Icy Beasts

Break out your snow boots because today on Museum Bites we’re embracing the cold and taking a quick tour through the Ice Age. Join me for a closer look at three lesser-known beasties who flourished during this chilly era of our history. We begin with a misnomer…

Cronopio by Frank Markussen, Wikimedia Commons
Cronopio by Frank Markussen, Wikimedia Commons

Fun Icy Fact: The Ice Age movies featured popular animals of the Pleistocene (aka Ice Age, 2.6 million to 11,700 years ago) such as wooly mammoths, giant sloths and saber-tooth cats. But did you know acorn-obsessed Scrat was fictional? Scientists, however, recently discovered the fossilized remains of a saber-tooth squirrel (think: large, curved fangs) that has an uncanny resemblance to our beloved Scrat. Cronopio dentiacutus was discovered in Argentina and lived ~94 million years ago during the Cretaceous Period (135,000,000 to 65,000,000 million years ago), long before the Ice Age. Click on this Science Magazine link for more info and an artist’s rendition of this wee but fearsome creature.

NHB2017-00061.tif
Irish Elk, Photo by Smithsonian’s National Museum of Natural History

Mega Misnomer:  Our first Ice Age beastie is the Irish elk (aka megaloceros giganteus), who was neither exclusively Irish nor an elk. This impressive creature acquired its misnomer because many well intact fossils were recovered in Irish lakes and bogs. Scientific tests and the discovery of more fossils indicate megaloceros was a member of the deer family that roamed throughout Northern Eurasia. Despite these findings, this swanky beast’s initial name stuck.

The Irish elk sported the largest antlers ever discovered on a deer, with a maximum width of 14 feet and weighing up to 72 lbs. Used for fighting and display, only males bore the heavy burden of this massive headgear, and they shed and re-grew the weighty bulk every year. It is unclear why the Irish elk became extinct, but this beastie lived beyond the Ice Age. The most recent fossils were discovered in Siberia and date back ~7,000 years.

Rock Chewer:  Our next Ice Age beastie is the moa, a flightless bird native to New Zealand. Of the nine identified species, moas ranged in size from the giant (12 feet and 500+ lbs.) to the wee turkey-size (4 feet and 20+ lbs.). They dined on fruit, grass, leaves, and seeds. Moas also had a penchant for gulping down rocks. Once ingested, these stones were stored in their gizzards. The combination of contracting gizzard and sharp stones helped grind up moa meals. This gives new meaning to the phrase, “eating like a bird.”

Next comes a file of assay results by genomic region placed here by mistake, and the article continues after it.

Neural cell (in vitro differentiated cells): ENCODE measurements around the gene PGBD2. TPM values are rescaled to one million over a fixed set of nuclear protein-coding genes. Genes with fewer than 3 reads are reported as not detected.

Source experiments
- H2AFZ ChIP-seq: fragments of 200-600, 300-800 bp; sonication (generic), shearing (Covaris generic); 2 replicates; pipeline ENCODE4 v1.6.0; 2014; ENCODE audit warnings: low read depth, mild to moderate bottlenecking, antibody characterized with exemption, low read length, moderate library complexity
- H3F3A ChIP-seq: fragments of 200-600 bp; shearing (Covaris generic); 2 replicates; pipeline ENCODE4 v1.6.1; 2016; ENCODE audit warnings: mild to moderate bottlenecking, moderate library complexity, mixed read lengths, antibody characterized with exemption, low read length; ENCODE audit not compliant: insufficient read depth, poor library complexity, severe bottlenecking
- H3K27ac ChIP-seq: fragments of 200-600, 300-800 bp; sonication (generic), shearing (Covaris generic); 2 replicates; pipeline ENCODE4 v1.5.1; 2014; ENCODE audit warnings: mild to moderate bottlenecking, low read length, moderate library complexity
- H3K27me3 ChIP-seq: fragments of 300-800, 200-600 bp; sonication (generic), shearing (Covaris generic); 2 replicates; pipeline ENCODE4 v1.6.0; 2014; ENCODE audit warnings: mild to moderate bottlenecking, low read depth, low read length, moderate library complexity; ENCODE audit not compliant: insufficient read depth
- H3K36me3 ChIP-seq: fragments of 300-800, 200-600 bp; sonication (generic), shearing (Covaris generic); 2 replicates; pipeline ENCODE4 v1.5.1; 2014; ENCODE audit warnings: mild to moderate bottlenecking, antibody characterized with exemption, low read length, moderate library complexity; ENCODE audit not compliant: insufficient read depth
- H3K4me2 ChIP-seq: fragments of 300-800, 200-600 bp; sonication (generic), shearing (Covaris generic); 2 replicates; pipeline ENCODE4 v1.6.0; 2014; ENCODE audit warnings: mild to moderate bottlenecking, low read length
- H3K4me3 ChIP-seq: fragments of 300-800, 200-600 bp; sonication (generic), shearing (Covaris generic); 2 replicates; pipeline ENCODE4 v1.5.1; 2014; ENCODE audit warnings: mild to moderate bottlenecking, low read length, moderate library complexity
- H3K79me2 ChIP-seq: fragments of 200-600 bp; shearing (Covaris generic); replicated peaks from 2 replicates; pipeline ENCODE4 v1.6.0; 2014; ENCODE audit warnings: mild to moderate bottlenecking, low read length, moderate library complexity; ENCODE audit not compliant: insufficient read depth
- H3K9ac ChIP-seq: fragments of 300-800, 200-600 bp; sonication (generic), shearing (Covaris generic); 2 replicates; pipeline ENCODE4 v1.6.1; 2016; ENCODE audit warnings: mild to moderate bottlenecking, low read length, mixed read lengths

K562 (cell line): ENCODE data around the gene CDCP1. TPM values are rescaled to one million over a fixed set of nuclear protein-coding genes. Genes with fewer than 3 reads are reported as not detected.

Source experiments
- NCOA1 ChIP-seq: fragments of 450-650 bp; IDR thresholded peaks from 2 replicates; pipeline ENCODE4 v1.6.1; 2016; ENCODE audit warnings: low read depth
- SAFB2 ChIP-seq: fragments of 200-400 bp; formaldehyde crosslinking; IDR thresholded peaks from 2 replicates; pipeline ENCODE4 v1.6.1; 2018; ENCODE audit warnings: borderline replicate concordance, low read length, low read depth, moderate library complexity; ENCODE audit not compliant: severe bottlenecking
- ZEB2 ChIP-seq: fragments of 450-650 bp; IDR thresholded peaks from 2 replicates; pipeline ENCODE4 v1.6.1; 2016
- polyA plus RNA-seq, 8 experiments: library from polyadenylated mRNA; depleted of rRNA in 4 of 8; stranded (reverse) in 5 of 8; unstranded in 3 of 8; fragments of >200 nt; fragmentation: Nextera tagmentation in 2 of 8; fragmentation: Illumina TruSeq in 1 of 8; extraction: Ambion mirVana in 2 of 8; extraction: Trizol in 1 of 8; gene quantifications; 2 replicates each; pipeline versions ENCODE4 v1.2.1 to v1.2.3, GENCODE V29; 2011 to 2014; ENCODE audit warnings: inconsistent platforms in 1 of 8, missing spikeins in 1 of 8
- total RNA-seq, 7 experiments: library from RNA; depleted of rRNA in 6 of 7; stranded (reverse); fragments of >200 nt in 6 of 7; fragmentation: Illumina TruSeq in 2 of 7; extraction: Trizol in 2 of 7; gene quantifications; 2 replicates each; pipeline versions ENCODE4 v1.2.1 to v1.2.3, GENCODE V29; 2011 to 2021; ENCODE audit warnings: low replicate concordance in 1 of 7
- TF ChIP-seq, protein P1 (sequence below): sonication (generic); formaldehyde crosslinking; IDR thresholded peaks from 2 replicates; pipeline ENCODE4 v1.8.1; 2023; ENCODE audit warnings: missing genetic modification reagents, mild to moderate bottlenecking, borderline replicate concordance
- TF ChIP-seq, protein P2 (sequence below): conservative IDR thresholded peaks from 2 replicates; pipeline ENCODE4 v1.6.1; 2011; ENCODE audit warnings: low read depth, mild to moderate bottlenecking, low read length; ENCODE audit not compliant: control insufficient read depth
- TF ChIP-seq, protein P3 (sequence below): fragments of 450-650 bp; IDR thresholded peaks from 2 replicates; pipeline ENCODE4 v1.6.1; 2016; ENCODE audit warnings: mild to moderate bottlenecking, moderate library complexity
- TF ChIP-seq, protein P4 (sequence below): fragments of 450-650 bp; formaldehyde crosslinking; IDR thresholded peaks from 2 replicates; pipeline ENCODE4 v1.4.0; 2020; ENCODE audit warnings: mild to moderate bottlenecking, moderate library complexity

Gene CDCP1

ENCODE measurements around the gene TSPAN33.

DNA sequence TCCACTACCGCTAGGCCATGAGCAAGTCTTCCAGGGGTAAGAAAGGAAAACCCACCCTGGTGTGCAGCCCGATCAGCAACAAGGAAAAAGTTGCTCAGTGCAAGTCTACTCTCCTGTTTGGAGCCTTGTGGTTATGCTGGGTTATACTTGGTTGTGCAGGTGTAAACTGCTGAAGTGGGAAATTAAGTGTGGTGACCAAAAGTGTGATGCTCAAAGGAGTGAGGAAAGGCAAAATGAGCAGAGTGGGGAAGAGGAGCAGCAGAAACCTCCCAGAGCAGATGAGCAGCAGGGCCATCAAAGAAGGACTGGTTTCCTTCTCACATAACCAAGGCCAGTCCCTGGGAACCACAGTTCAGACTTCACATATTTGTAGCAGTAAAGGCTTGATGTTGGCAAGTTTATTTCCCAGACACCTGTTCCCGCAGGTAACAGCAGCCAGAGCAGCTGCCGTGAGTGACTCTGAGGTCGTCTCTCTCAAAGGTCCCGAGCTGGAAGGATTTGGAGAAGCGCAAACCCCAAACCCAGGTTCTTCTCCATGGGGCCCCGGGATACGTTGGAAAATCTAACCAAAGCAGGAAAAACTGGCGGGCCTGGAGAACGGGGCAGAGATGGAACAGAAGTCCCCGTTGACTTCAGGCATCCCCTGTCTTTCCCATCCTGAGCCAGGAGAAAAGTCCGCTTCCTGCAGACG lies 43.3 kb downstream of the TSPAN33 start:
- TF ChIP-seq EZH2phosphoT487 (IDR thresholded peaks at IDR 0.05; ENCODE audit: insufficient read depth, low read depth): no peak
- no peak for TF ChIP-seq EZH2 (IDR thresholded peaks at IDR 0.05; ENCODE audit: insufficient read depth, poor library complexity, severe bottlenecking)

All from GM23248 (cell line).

Like their modern-day relatives (i.e., ostriches, emus), moas were kickass runners and used their feet to fend off foes. Unfortunately, hunting and the loss of habitat, as a result of burning, caused their extinction. The largest members of the moa family were wiped out during the 17th century, while their wee cousins survived until the 19th century. If you’d like to get a taste for what it would be like to be chased by a moa, click on this Ostrich Chases Cyclists video link, courtesy of National Geographic.

Fun Appetizing Fact:  Even today, certain birds, reptiles, and mammals gulp down rocks to help with their digestion. When the gastroliths wear down, these animals upchuck the smooth pebbles, gobble down more sharp rocks, and the process repeats.

Mighty Mammal:  Our final Ice Age creatures are the mighty glyptodons. Tricked out in bony plating and in some cases, sporting tails with spikes and knobs, these armored mammals are most closely related to our modern-day armadillo. The largest glyptodons measured 10+ feet long and weighed more than a ton (think: Smart Car size) Their large, chewing teeth allowed for a wide and varied palette, including bugs, plants, and carrion (aka putrefied flesh).

Like a battalion of tanks, the mighty glyptodons chugged and battled their way throughout Patagonia up to the southern United States. Using their mace-like tails, they thwacked and bludgeoned their opponents. It is unclear why glyptodons became extinct, but they died out near the end of the Ice Age.

Glyptodon, Photo by André Ganzarolli Martins, Museo de La Plata, Argentina, Wikimedia Commons
Glyptodons, Photo by André Ganzarolli Martins, Museo de La Plata, Argentina, Wikimedia Commons

That concludes our brief look at beasties of the Ice Age. I’ll be back next week with more Museum Bites. Until then, have a fantastic week!

Icicles, Photo by M. Maggs, Pixabay-100px Cover photo by M. Maggs, courtesy of Pixabay.

Sources:

American Museum of Natural History: Glyptodonts

Britannica: Glyptodon

Britannica: Irish Elk

Britannica: Moa

Dinosaur Encyclopedia: From Dinosaurs to the Dawn of Man (2001), Dorling Kindersley Book in association with the American Museum of Natural History

Merriam-Webster

Milwaukee Public Museum

National Geographic: Moa

National Geographic: Ostrich Chases Cyclists Video

Pixabay

Science Magazine

Smithsonian Institute: Irish Elk

University of California Museum of Paleontology: Gastroliths

University of California Museum of Paleontology: Irish Elk

Wikimedia Commons

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